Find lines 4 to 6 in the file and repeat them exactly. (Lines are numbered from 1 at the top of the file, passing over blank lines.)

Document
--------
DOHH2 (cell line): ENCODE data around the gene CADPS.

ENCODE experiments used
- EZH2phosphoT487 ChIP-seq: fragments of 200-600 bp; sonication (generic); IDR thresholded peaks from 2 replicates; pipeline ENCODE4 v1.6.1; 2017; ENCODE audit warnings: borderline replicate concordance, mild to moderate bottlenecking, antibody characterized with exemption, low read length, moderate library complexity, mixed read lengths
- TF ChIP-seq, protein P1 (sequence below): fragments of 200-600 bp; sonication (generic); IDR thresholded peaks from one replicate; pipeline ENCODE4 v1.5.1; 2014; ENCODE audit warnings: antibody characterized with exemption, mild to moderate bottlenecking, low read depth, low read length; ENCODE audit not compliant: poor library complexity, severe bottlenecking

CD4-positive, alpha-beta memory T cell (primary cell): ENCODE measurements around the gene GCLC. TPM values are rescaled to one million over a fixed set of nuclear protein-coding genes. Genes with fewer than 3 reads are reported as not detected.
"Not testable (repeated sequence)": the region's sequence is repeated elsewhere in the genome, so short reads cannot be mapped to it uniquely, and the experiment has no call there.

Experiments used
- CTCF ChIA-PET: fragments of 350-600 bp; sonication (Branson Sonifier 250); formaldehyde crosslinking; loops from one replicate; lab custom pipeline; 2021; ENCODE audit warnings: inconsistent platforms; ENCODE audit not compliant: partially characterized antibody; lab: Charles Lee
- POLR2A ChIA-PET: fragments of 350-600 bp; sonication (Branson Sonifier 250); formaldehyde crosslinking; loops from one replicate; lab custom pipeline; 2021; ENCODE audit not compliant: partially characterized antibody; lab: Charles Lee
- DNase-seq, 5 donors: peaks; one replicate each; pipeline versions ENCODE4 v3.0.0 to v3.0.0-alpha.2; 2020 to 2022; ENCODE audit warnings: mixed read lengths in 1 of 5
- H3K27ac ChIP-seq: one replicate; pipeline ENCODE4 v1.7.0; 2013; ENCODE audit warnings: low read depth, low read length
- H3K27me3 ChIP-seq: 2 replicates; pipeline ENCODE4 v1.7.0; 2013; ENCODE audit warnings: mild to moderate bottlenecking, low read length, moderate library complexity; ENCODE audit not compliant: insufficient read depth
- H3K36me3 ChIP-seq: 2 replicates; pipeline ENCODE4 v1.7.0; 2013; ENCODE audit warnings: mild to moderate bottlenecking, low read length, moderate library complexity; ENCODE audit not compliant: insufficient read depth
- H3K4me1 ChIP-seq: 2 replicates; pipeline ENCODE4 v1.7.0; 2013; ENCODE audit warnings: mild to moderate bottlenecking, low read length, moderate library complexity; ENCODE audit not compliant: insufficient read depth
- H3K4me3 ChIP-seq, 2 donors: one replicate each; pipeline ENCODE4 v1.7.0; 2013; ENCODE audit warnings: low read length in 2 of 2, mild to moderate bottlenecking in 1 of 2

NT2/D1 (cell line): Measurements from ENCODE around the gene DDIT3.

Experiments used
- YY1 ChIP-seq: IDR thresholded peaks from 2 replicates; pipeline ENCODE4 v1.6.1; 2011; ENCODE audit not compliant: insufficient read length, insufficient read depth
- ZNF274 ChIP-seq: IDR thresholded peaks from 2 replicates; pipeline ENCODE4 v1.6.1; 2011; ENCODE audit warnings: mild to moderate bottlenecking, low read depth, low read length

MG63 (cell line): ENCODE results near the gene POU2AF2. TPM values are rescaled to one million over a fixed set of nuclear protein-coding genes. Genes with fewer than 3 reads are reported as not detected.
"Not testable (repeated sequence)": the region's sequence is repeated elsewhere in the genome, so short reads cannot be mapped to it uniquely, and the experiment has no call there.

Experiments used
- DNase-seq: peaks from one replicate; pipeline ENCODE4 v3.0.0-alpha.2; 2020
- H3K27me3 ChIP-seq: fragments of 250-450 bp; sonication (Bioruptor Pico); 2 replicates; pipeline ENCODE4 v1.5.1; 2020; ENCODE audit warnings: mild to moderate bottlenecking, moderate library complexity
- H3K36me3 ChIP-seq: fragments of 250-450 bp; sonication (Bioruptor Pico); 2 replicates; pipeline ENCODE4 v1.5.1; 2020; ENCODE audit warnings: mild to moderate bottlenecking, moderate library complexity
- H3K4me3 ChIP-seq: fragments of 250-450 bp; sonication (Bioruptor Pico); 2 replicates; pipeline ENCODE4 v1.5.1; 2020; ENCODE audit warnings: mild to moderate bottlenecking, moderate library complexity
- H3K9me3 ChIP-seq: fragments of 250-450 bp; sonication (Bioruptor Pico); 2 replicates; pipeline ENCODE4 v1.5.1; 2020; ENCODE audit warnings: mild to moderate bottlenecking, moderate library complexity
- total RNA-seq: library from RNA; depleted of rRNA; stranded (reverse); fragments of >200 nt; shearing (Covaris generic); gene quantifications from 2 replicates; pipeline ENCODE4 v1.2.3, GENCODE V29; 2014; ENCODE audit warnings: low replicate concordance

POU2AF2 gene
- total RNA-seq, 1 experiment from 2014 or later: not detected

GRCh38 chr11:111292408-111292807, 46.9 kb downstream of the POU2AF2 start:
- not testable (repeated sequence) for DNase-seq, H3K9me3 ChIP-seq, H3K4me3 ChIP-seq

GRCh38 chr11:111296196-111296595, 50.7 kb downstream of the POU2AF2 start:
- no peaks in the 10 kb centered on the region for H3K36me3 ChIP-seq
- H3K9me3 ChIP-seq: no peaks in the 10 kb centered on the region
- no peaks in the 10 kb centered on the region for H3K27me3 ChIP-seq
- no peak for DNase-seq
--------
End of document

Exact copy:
- TF ChIP-seq, protein P1 (sequence below): fragments of 200-600 bp; sonication (generic); IDR thresholded peaks from one replicate; pipeline ENCODE4 v1.5.1; 2014; ENCODE audit warnings: antibody characterized with exemption, mild to moderate bottlenecking, low read depth, low read length; ENCODE audit not compliant: poor library complexity, severe bottlenecking

CD4-positive, alpha-beta memory T cell (primary cell): ENCODE measurements around the gene GCLC. TPM values are rescaled to one million over a fixed set of nuclear protein-coding genes. Genes with fewer than 3 reads are reported as not detected.
"Not testable (repeated sequence)": the region's sequence is repeated elsewhere in the genome, so short reads cannot be mapped to it uniquely, and the experiment has no call there.